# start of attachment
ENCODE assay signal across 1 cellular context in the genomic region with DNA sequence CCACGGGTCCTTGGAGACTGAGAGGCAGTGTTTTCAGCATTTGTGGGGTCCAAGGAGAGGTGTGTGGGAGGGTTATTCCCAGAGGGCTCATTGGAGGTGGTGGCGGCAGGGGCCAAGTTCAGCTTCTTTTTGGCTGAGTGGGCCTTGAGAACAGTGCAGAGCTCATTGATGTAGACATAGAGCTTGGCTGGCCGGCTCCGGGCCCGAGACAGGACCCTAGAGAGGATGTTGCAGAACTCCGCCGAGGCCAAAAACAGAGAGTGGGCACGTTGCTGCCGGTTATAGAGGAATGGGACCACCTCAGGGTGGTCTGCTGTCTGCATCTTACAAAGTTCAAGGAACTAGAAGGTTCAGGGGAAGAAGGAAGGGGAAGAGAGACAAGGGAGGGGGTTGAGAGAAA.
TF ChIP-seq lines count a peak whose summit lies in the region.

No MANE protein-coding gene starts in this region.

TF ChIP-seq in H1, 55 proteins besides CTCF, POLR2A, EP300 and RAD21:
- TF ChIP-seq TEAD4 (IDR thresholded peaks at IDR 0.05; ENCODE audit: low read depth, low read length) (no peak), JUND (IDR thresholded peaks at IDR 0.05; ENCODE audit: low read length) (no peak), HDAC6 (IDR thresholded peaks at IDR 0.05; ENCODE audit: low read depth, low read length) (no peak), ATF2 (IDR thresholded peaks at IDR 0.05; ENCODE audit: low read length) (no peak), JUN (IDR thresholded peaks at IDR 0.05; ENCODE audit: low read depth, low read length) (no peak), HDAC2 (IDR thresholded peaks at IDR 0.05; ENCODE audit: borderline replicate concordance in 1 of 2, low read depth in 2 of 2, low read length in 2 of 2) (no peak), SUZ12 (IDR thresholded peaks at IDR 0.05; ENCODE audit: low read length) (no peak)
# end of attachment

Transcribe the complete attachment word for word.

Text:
ENCODE assay signal across 1 cellular context in the genomic region with DNA sequence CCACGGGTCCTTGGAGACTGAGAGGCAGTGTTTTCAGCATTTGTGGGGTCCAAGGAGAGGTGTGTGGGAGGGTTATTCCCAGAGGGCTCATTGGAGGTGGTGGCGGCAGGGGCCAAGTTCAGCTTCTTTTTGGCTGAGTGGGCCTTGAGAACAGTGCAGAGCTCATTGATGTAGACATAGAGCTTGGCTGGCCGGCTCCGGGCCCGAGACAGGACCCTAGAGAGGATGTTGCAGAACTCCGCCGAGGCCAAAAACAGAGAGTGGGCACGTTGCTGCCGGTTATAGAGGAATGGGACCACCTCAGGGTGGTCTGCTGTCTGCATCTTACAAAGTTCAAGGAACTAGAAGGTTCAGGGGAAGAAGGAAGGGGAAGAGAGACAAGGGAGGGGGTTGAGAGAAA.
TF ChIP-seq lines count a peak whose summit lies in the region.

No MANE protein-coding gene starts in this region.

TF ChIP-seq in H1, 55 proteins besides CTCF, POLR2A, EP300 and RAD21:
- TF ChIP-seq TEAD4 (IDR thresholded peaks at IDR 0.05; ENCODE audit: low read depth, low read length) (no peak), JUND (IDR thresholded peaks at IDR 0.05; ENCODE audit: low read length) (no peak), HDAC6 (IDR thresholded peaks at IDR 0.05; ENCODE audit: low read depth, low read length) (no peak), ATF2 (IDR thresholded peaks at IDR 0.05; ENCODE audit: low read length) (no peak), JUN (IDR thresholded peaks at IDR 0.05; ENCODE audit: low read depth, low read length) (no peak), HDAC2 (IDR thresholded peaks at IDR 0.05; ENCODE audit: borderline replicate concordance in 1 of 2, low read depth in 2 of 2, low read length in 2 of 2) (no peak), SUZ12 (IDR thresholded peaks at IDR 0.05; ENCODE audit: low read length) (no peak)